How is the public notified about hurricanes and tornadoes?

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by Evan Stewart

WVEC.com

Posted on March 10, 2010 at 5:47 PM

Updated Tuesday, May 31 at 2:43 PM

If there is any good thing about hurricanes, it's that we generally see them coming. Usually, we are able to issue public advisories far enough in advance to prevent loss of life from hurricanes. That being said, hurricanes are very unpredictable, and you should not be lulled into a sense of complacency if a storm is predicted to miss us.

Tornadoes are a different story entirely. They can develop very quickly and often government and media are not able to get the word out in time to everyone. When conditions are right for tornadoes to develop, a tornado watch is issued, and it's a good idea to keep an eye on the weather.

The point is, whether it's hurricanes, tornadoes, thunderstorms, or floods, information is the key, and today, there are a number of ways for you to receive this information.

The most obvious is to tune to your local TV or radio station. In the case of WVEC, we have our own staff of meteorologists and weather hardware, combined with the resources of ABC, CNN, the National Weather Service, and various other weather resources at our disposal.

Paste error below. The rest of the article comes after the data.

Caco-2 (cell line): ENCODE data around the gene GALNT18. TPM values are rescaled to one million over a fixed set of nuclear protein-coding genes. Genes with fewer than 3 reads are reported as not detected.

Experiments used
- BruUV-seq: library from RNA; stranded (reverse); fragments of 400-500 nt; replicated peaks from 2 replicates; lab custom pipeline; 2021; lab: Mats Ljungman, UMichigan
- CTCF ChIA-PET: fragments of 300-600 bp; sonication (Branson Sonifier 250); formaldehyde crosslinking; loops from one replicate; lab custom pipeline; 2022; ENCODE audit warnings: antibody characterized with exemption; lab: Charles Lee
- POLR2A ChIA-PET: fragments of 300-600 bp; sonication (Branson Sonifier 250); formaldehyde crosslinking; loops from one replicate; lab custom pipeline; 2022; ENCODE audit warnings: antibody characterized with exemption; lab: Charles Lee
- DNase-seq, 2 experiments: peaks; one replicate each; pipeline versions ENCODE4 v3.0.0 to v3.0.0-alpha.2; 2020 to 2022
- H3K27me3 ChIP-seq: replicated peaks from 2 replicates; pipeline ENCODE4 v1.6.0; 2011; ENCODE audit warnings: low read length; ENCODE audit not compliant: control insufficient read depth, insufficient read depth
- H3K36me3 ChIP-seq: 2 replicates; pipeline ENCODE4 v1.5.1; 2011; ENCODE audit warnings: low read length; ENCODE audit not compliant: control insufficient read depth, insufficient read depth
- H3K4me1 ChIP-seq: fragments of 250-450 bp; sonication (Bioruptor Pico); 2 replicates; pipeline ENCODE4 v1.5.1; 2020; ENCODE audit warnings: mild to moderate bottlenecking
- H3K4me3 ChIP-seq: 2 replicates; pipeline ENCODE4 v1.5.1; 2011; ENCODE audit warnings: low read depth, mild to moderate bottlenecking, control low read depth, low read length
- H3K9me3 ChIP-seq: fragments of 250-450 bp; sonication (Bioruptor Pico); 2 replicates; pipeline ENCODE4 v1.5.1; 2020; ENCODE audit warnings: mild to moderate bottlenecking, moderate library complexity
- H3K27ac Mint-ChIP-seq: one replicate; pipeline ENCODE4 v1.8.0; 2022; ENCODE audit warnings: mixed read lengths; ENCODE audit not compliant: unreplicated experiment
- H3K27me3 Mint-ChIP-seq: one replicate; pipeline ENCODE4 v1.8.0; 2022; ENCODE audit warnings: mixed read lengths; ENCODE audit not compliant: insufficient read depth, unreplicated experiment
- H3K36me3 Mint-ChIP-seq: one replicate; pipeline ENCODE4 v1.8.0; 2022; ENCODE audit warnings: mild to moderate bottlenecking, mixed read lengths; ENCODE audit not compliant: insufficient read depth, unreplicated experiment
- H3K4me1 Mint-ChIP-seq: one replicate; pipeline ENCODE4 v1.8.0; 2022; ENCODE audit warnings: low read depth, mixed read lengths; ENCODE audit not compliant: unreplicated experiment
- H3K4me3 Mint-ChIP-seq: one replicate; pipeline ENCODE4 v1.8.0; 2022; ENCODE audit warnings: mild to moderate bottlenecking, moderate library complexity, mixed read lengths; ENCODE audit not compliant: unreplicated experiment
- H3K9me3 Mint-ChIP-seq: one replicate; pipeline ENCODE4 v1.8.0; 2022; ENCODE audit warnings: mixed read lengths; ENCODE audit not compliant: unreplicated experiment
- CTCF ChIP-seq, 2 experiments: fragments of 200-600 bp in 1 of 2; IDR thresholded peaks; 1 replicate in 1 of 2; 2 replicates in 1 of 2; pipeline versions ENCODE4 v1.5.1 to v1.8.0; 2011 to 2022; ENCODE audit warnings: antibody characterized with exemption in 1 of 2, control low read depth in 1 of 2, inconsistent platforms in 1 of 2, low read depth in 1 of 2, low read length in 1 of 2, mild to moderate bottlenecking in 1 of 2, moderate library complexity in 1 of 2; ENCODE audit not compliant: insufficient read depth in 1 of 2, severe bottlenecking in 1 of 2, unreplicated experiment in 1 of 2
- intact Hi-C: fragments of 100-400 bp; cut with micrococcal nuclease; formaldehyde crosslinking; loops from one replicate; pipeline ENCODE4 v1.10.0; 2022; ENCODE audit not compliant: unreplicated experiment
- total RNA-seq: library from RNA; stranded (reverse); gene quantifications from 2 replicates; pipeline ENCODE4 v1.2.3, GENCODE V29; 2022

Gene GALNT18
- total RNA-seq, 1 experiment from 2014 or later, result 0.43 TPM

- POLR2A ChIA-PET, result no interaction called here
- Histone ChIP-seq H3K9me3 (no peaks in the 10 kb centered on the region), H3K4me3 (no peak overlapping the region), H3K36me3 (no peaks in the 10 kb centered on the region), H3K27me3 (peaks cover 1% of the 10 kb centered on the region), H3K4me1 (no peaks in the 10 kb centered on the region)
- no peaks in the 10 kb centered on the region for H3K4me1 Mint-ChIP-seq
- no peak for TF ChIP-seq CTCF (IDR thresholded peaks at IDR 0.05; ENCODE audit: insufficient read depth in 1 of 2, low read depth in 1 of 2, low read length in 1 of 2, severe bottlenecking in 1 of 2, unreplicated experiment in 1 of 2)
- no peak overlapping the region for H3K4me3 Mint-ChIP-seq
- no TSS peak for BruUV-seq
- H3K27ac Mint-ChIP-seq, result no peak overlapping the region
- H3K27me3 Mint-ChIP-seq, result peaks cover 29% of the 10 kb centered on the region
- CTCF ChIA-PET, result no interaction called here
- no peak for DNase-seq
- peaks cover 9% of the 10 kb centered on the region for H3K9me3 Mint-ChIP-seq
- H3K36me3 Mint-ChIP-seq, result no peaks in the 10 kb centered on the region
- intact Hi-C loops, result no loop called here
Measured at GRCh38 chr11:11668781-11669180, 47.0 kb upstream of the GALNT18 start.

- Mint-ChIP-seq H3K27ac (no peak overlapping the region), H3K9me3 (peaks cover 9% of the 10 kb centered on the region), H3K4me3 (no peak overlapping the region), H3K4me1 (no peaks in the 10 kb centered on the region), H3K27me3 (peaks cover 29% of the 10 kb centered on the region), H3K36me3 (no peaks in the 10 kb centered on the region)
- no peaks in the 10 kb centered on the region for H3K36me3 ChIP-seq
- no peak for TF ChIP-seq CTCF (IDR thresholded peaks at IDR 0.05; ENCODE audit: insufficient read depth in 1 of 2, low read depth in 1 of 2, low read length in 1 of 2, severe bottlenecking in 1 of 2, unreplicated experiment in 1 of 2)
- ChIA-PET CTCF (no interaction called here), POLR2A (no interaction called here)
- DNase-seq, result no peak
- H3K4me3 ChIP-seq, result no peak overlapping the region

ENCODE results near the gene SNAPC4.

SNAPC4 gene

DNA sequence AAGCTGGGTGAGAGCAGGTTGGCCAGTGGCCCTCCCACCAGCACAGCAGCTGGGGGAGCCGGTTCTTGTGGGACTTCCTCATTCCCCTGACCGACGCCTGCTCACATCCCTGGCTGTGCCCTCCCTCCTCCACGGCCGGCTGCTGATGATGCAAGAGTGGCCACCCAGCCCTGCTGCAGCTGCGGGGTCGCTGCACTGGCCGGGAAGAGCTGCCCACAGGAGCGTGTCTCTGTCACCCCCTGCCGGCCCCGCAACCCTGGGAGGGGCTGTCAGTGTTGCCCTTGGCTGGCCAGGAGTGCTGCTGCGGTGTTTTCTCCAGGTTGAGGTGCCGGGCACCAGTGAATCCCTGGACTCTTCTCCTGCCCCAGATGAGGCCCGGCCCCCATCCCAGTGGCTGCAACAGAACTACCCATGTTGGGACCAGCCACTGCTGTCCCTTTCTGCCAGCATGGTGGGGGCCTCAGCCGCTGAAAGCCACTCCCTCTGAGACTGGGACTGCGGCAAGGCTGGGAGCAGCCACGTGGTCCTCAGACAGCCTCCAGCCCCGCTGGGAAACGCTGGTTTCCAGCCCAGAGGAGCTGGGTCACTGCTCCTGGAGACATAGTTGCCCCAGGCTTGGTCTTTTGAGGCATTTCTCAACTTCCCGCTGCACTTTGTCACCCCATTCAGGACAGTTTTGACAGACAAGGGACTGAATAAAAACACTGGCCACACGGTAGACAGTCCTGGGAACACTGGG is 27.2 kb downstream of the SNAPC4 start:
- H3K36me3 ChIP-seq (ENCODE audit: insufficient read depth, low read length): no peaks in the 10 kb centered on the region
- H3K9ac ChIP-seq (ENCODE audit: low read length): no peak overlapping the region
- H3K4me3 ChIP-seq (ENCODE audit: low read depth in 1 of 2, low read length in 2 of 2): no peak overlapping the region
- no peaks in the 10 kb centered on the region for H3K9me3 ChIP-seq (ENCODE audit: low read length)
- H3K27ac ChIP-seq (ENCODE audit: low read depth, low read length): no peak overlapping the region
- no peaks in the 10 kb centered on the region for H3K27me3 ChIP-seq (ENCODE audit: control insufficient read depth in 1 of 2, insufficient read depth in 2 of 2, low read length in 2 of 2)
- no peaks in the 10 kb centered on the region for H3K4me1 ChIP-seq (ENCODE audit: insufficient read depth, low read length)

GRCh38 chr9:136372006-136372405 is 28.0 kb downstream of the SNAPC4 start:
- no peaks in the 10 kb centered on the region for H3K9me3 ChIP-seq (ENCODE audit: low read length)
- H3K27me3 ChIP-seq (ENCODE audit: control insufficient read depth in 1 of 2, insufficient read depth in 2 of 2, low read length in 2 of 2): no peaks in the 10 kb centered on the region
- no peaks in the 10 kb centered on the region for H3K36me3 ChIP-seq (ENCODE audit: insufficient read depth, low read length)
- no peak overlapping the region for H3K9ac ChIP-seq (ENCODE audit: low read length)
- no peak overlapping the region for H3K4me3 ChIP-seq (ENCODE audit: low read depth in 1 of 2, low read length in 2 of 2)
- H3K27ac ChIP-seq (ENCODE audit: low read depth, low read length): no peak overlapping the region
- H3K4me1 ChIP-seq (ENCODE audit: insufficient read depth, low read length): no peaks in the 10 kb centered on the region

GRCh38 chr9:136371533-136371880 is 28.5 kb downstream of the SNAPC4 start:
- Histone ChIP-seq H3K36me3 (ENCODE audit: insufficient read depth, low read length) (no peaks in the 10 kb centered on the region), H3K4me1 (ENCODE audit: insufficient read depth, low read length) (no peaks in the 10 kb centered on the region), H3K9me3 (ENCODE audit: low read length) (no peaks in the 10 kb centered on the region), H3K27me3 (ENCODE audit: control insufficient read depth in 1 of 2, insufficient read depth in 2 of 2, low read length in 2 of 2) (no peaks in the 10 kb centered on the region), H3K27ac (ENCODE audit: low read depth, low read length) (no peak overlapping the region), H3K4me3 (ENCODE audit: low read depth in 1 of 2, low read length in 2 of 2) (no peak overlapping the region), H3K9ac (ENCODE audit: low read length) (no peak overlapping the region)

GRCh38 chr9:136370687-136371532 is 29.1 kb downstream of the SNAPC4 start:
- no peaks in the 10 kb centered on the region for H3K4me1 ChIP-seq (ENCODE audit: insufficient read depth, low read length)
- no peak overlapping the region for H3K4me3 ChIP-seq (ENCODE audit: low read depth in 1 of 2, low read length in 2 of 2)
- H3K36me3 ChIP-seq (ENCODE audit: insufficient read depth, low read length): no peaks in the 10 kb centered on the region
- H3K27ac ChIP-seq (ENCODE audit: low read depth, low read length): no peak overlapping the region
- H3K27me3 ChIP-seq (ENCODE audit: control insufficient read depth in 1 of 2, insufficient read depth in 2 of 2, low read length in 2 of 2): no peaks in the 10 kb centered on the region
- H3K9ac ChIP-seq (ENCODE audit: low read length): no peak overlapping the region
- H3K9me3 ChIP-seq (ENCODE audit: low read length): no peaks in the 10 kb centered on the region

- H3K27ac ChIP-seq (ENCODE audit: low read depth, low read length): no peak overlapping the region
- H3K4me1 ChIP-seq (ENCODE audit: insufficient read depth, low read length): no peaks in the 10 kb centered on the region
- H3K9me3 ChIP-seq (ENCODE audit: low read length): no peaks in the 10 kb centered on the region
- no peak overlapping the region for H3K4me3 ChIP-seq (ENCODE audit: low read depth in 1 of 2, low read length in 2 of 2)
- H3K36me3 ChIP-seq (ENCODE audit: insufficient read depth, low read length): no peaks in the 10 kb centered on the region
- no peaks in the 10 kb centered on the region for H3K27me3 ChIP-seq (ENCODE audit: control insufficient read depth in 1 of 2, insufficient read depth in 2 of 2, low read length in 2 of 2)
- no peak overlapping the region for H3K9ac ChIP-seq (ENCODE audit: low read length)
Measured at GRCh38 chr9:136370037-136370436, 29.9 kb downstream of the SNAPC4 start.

In addition, television and radio stations are connected to the Emergency Alert System (EAS, formerly the EBS, or Emergency Broadcast System). When it's triggered, severe weather and important news bulletins are broadcast immediately.

Another popular way for the public to get on-demand information is the Internet. Our website has an extensive section on hurricanes, with the latest satellite and radar imagery, storm forecasts, current weather warnings, even live data feeds from offshore ocean buoys. This information is updated automatically, meaning as soon as storm reports as issued by the National Hurricane Center, they are available on our website. In fact, when hurricanes threaten Hampton Roads, our website receives extremely high amounts of traffic from people seeking hurricane information.

Another excellent resource is the NOAA Weather Radio service. A specially designed radio will alert you to a weather warning, as well as give you updated National Weather Service forecasts. They are available at most Radio Shacks for about $30, and most have the advantage of being battery operated so you can use them if you lose power.

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